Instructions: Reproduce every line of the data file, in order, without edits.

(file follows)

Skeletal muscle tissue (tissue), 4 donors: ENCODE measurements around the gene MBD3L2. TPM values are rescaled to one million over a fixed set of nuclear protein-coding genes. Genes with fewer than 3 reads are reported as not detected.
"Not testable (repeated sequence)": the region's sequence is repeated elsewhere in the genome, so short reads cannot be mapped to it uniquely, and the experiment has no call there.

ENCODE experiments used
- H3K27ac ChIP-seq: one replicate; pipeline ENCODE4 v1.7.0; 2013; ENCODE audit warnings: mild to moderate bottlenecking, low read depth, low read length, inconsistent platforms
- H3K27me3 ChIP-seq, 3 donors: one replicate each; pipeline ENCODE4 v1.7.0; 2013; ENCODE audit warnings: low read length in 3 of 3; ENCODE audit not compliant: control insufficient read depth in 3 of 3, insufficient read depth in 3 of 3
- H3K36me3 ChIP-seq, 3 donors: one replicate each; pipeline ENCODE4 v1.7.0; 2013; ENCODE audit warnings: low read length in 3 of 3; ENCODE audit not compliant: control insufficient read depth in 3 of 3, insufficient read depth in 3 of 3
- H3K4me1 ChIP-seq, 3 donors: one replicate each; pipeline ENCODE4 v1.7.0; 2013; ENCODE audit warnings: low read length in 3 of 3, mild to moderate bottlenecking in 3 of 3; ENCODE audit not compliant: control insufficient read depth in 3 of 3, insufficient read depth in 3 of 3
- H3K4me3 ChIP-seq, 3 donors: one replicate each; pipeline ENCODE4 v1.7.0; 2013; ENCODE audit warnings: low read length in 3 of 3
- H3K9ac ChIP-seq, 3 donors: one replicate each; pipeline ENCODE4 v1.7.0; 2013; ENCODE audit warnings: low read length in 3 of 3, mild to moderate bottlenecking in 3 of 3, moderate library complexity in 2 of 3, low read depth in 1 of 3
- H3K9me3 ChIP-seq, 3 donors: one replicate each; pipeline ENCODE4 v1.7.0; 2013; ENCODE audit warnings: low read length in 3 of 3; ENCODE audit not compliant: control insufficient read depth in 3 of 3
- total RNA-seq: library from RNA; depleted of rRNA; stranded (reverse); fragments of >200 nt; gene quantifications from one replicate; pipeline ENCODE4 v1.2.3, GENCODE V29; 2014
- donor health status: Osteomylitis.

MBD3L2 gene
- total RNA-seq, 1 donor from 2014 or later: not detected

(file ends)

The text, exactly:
Skeletal muscle tissue (tissue), 4 donors: ENCODE measurements around the gene MBD3L2. TPM values are rescaled to one million over a fixed set of nuclear protein-coding genes. Genes with fewer than 3 reads are reported as not detected.
"Not testable (repeated sequence)": the region's sequence is repeated elsewhere in the genome, so short reads cannot be mapped to it uniquely, and the experiment has no call there.

ENCODE experiments used
- H3K27ac ChIP-seq: one replicate; pipeline ENCODE4 v1.7.0; 2013; ENCODE audit warnings: mild to moderate bottlenecking, low read depth, low read length, inconsistent platforms
- H3K27me3 ChIP-seq, 3 donors: one replicate each; pipeline ENCODE4 v1.7.0; 2013; ENCODE audit warnings: low read length in 3 of 3; ENCODE audit not compliant: control insufficient read depth in 3 of 3, insufficient read depth in 3 of 3
- H3K36me3 ChIP-seq, 3 donors: one replicate each; pipeline ENCODE4 v1.7.0; 2013; ENCODE audit warnings: low read length in 3 of 3; ENCODE audit not compliant: control insufficient read depth in 3 of 3, insufficient read depth in 3 of 3
- H3K4me1 ChIP-seq, 3 donors: one replicate each; pipeline ENCODE4 v1.7.0; 2013; ENCODE audit warnings: low read length in 3 of 3, mild to moderate bottlenecking in 3 of 3; ENCODE audit not compliant: control insufficient read depth in 3 of 3, insufficient read depth in 3 of 3
- H3K4me3 ChIP-seq, 3 donors: one replicate each; pipeline ENCODE4 v1.7.0; 2013; ENCODE audit warnings: low read length in 3 of 3
- H3K9ac ChIP-seq, 3 donors: one replicate each; pipeline ENCODE4 v1.7.0; 2013; ENCODE audit warnings: low read length in 3 of 3, mild to moderate bottlenecking in 3 of 3, moderate library complexity in 2 of 3, low read depth in 1 of 3
- H3K9me3 ChIP-seq, 3 donors: one replicate each; pipeline ENCODE4 v1.7.0; 2013; ENCODE audit warnings: low read length in 3 of 3; ENCODE audit not compliant: control insufficient read depth in 3 of 3
- total RNA-seq: library from RNA; depleted of rRNA; stranded (reverse); fragments of >200 nt; gene quantifications from one replicate; pipeline ENCODE4 v1.2.3, GENCODE V29; 2014
- donor health status: Osteomylitis.

MBD3L2 gene
- total RNA-seq, 1 donor from 2014 or later: not detected